Apr 27, 2021

Water Quality Project in Sioux Center, Iowa, Receives $100,000 Funding

A water quality project in Sioux Center, Iowa, has received $100,000 in state funding.

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A water quality project in Sioux Center has received $100,000 in state funding.

The Sioux Center Meadow Creek Wet Pond project will receive $100,000 to help them install a large wet pond in the middle of an existing grassed waterway on the southeast side of the city. The pond will capture and treat runoff from 144-acres of land to protect the West Branch of the Floyd River.

According to The Iowa Department of Agriculture & Land Stewardship, Iowa Secretary of Agriculture Mike Naig kicked off Soil and Water Conservation Week by announcing 12 urban water quality projects that will receive funding from the state’s Water Quality Initiative (WQI). 

The Iowa Department of Agriculture and Land Stewardship will provide financial and technical assistance to the communities and organizations that are implementing urban water quality practices to manage storm water. These practices help reduce precipitation run-off by capturing and soaking up water and sediment from impervious surfaces.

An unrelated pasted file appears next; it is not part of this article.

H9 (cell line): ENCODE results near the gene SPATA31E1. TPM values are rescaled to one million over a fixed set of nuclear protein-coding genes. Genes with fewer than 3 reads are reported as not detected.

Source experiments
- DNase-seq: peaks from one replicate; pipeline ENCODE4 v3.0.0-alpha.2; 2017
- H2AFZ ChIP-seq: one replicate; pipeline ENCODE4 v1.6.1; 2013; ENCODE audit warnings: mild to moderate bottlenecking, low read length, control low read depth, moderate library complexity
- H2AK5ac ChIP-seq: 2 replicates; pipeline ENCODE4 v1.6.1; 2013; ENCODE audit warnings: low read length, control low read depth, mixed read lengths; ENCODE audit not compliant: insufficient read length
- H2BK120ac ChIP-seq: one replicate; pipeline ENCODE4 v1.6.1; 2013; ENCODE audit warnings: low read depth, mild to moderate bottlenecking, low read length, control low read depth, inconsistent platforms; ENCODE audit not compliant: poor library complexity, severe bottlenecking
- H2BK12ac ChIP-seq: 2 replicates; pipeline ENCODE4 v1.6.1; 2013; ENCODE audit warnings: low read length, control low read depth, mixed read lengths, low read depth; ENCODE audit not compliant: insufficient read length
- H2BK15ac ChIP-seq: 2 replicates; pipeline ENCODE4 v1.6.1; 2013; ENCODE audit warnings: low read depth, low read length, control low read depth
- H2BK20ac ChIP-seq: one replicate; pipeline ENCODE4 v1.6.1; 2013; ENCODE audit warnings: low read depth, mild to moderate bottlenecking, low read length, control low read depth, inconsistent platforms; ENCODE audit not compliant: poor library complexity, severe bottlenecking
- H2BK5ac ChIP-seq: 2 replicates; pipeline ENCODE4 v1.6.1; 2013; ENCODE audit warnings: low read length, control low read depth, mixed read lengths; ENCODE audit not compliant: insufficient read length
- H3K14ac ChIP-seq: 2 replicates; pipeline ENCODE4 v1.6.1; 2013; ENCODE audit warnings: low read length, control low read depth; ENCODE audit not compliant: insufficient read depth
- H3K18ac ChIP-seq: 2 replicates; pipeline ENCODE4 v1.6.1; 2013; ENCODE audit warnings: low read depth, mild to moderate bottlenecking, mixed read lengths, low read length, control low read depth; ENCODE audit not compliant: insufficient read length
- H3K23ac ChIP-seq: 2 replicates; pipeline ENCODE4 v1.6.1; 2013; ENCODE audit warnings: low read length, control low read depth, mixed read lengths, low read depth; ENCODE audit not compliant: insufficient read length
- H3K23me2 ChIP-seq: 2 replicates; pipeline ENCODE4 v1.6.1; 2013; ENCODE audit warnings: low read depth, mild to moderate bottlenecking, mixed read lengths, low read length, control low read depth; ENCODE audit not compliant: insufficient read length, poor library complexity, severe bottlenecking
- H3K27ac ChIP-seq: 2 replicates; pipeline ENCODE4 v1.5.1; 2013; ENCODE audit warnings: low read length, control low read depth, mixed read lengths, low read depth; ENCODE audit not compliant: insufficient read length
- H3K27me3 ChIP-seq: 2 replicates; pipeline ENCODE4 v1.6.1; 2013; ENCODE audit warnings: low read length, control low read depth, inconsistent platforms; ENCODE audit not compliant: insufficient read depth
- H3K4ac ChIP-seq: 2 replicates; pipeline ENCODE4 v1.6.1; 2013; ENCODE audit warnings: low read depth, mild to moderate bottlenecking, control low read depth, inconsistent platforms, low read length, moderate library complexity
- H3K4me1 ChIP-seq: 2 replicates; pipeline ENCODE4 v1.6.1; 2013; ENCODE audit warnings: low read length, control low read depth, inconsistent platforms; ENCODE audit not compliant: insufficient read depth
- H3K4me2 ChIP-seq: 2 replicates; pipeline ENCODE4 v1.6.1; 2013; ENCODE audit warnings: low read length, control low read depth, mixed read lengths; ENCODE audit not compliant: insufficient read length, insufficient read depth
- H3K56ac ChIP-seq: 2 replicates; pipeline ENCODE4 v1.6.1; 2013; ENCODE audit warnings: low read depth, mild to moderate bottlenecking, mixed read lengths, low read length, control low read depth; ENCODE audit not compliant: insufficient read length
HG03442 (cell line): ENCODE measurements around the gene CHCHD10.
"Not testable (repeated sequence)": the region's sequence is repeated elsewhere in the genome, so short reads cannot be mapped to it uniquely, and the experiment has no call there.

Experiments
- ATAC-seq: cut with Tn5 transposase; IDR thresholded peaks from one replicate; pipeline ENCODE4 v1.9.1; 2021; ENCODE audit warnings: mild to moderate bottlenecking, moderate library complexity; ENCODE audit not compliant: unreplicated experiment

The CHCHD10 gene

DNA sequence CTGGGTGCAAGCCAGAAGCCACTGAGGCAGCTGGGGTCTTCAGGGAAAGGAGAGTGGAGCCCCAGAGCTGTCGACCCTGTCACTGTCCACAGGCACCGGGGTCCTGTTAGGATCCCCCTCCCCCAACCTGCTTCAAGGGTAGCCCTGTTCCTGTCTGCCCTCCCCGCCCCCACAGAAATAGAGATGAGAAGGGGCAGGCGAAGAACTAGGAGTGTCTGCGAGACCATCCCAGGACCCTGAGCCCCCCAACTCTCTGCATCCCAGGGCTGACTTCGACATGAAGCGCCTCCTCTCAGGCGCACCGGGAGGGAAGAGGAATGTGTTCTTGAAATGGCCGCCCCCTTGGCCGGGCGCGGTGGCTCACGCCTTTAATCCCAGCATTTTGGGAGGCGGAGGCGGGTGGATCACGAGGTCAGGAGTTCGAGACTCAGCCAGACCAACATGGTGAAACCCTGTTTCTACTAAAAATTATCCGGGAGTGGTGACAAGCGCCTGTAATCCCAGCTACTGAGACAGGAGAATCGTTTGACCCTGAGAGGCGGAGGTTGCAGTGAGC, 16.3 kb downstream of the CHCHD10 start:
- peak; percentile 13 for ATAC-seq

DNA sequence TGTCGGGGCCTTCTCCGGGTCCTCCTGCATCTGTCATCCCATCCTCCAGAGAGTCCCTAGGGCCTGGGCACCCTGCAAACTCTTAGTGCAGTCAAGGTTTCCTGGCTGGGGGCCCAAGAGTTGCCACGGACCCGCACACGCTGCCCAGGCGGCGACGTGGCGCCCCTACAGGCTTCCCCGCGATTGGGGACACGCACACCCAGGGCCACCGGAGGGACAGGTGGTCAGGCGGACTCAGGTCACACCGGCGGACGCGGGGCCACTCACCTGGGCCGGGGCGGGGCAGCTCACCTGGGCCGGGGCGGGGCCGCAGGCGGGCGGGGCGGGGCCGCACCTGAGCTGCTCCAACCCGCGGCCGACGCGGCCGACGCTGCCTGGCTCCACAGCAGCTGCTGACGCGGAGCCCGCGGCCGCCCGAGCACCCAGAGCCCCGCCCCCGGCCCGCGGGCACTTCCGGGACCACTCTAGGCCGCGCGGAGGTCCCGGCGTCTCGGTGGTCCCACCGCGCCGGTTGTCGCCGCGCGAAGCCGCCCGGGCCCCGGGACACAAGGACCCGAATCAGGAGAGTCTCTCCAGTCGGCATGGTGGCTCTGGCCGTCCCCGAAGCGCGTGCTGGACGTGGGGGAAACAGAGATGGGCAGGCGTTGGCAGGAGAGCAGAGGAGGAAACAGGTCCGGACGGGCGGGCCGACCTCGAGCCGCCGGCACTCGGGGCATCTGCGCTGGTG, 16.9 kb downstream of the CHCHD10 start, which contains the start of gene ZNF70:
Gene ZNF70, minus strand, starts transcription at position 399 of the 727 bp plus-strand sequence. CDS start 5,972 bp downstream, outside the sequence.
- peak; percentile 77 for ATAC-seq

The department is investing over $1 million from the WQI fund to support these urban water quality projects and nearly $7 million is being contributed by other public and private partners.

In order to receive the funding, the urban water quality projects must include outreach and education components and local partners to support the project. These community-based projects must raise awareness about new storm water management methods. 

The urban conservation projects include water quality practices like bioretention cells, bioswales, native plantings, permeable pavers, rain gardens, soil quality restoration and wetlands, according to The Iowa Department of Agriculture and Land Stewardship.

“When we all work together, we can improve our local water sources and help our neighbors downstream,” said Naig, reported The Iowa Department of Agriculture & Land Stewardship.

To receive state funding, the urban water quality projects must include outreach and education components and local partners to support the project.

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